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Five Ways to Improve your Listening Skills

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Posted 23 May 2014 by Chris FarmerChris Farmer

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You may find the following will help with your Listening Skills skills training.

Five ways to improve your listening skills

An important part of your communication is your listening skills.

Listening is important because the vast majority of the information relating to your work comes to you through conversation and meetings with others. If you want to gain knowledge about what is going on, then you need to be a good listener.

And you need to be more than a good listener; you need to be good at grasping and understanding what is being said: and thirdly, you need to be able to remember the information for more than a few moments. Meaning; for some people, information goes in one ear and out of the other.

Therefore, we can say that listening skills is made up from three major subsets skills.

  1. Listening and being initially attentive to the message.
  2. Understanding and asking the right questions to confirm understanding and gaining additional information, or reasons why.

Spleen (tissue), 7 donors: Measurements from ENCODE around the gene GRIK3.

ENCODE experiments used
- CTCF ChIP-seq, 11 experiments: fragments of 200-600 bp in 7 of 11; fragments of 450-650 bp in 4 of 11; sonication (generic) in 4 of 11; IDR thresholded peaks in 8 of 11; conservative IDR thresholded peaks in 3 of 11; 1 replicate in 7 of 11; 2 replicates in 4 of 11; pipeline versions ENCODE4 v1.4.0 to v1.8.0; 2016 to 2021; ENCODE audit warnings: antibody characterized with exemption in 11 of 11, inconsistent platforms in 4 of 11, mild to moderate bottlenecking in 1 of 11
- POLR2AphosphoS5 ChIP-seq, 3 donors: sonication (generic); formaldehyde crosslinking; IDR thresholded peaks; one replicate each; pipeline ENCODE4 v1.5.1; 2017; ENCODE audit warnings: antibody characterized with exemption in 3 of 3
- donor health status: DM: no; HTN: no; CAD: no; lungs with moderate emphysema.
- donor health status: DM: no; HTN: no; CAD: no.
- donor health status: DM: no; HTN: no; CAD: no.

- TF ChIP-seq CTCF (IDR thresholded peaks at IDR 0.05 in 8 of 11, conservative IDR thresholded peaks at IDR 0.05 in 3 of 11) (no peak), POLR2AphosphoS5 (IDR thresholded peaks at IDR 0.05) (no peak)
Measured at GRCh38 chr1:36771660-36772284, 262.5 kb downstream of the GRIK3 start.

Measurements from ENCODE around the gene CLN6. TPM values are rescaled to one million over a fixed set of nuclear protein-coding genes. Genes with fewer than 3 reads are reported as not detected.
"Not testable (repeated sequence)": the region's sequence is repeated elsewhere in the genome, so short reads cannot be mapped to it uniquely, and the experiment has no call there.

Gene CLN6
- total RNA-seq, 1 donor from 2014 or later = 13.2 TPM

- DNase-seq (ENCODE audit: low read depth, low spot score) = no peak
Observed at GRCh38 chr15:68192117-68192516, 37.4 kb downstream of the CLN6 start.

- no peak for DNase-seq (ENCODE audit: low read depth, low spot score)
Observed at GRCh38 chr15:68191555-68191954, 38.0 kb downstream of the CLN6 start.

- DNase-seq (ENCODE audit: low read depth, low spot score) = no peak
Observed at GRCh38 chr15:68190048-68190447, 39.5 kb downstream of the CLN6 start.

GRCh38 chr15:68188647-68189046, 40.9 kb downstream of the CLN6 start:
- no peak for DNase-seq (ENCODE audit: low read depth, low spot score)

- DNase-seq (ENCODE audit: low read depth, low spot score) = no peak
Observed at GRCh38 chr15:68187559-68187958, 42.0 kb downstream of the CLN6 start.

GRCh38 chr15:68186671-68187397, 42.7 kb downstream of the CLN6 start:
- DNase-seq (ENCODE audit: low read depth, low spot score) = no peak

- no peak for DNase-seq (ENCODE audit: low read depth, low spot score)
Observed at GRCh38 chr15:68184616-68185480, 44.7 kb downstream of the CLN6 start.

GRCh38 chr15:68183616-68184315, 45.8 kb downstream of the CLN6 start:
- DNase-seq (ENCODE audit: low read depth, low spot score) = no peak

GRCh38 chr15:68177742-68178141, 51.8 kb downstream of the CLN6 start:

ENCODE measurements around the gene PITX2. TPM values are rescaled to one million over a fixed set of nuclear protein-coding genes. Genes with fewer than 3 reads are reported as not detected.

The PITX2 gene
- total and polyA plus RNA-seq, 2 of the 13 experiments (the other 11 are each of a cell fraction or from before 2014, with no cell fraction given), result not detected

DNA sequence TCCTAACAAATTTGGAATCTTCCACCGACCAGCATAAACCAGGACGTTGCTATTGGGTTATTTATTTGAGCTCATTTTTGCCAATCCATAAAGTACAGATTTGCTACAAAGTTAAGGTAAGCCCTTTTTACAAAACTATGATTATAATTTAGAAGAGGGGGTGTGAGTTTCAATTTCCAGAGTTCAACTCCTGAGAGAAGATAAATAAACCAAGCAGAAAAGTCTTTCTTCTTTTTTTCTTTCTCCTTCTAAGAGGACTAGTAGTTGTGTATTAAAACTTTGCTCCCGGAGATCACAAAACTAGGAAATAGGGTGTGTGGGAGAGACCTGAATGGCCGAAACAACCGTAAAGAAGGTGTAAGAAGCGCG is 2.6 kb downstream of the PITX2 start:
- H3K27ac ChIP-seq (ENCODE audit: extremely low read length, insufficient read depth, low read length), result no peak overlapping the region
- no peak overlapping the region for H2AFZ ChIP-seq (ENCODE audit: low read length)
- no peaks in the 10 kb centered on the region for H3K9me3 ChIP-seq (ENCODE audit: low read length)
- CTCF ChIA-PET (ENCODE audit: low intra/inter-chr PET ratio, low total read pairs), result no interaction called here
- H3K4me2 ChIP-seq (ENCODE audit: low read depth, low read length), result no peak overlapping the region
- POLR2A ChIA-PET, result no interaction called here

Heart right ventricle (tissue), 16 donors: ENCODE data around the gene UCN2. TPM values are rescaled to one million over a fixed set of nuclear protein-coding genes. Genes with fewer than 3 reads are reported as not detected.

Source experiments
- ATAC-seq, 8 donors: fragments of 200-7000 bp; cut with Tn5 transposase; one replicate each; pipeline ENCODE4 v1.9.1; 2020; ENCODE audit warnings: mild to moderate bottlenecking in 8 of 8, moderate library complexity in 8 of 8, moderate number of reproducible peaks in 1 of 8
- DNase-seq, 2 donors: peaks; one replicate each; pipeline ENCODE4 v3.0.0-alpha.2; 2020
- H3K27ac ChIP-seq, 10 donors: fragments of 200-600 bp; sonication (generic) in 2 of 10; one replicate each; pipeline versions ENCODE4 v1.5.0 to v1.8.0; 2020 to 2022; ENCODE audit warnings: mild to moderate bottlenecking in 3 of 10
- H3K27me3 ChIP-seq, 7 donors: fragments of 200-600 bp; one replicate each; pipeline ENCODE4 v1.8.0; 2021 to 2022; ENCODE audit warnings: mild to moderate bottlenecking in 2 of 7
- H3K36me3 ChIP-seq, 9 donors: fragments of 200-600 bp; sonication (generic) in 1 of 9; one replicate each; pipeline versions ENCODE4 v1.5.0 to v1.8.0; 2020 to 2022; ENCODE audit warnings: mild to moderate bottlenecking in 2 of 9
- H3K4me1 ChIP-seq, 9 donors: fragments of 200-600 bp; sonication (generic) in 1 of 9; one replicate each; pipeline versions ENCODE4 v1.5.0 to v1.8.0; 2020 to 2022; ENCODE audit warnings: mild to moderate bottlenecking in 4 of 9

3. Memory: you are able to retain what you hear in the memory and you are able to recall the information later, when needed.

Let us make a few notes on each one:

1. Listening and being initially attentive to the message

The biggest barrier to effective listening is inattentiveness.
Simply put, some people don't listen well because their mind is not on the job!

Some people sit in meetings, and although their body is present, their mind is wandering; or flat lining. They are either thinking of other things, or they are not really thinking at all, but are, rather, daydreaming and fantasising.

Good listening requires a certain level of mental engagement. It requires the wilful activation of your neo-cortex. You need to engage your mind and focus your attention on the message.

Point one to better listening is: focus your mind on the message.

Point two is: listen for their main point.

When people are speaking, they are usually trying to make a point.

But deciding what their point is is not always easy. It is not easy because many people ramble on without coming to the point. So, your mental task is to listen carefully to what the other person is saying and figure-out exactly which sentence, contains their main point.

And if you don't know, or cannot be sure what the others main point is, then ask him straight. Use this phrase:

"May I ask you: exactly what your main point is?"
Or
"May I ask you: exactly what is the question that you want me to answer?"

2. Initial understanding or asking the right questions to confirm understanding: Gaining additional information or reasons why

Let us assume that now you know their main point. You now need to know the reasons they are offering to support their view.